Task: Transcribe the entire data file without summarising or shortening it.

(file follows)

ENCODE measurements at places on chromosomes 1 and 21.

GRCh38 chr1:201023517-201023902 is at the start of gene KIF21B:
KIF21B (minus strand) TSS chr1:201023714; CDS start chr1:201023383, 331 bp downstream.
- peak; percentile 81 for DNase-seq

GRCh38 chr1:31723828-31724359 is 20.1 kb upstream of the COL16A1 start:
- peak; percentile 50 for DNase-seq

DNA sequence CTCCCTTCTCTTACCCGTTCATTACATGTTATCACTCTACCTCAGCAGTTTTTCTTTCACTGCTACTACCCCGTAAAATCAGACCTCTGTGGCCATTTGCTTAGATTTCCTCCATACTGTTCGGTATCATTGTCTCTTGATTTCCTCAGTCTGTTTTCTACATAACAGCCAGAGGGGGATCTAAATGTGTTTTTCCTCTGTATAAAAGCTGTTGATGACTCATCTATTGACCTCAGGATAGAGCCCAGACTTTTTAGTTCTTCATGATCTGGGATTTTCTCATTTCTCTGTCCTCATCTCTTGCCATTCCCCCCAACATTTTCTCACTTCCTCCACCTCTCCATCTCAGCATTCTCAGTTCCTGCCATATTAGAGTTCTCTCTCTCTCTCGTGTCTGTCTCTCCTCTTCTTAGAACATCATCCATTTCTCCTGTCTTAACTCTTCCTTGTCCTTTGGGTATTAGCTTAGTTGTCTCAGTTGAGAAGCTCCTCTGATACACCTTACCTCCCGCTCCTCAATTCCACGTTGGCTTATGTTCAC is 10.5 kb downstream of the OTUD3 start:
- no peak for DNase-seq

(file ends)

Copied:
ENCODE measurements at places on chromosomes 1 and 21.

GRCh38 chr1:201023517-201023902 is at the start of gene KIF21B:
KIF21B (minus strand) TSS chr1:201023714; CDS start chr1:201023383, 331 bp downstream.
- peak; percentile 81 for DNase-seq

GRCh38 chr1:31723828-31724359 is 20.1 kb upstream of the COL16A1 start:
- peak; percentile 50 for DNase-seq

DNA sequence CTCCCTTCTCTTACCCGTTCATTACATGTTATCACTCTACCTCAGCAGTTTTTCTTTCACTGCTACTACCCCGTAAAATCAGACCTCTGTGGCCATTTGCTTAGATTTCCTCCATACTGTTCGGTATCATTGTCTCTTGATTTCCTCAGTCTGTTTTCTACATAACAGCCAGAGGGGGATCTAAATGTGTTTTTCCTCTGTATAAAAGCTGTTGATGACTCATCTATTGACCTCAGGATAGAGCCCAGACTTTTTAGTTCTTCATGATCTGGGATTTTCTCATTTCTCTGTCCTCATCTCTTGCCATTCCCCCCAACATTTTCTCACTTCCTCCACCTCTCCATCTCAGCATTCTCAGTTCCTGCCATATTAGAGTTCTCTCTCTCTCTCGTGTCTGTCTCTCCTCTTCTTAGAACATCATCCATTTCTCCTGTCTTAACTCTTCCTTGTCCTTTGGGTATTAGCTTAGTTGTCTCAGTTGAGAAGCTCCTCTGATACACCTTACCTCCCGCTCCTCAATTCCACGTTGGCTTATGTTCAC is 10.5 kb downstream of the OTUD3 start:
- no peak for DNase-seq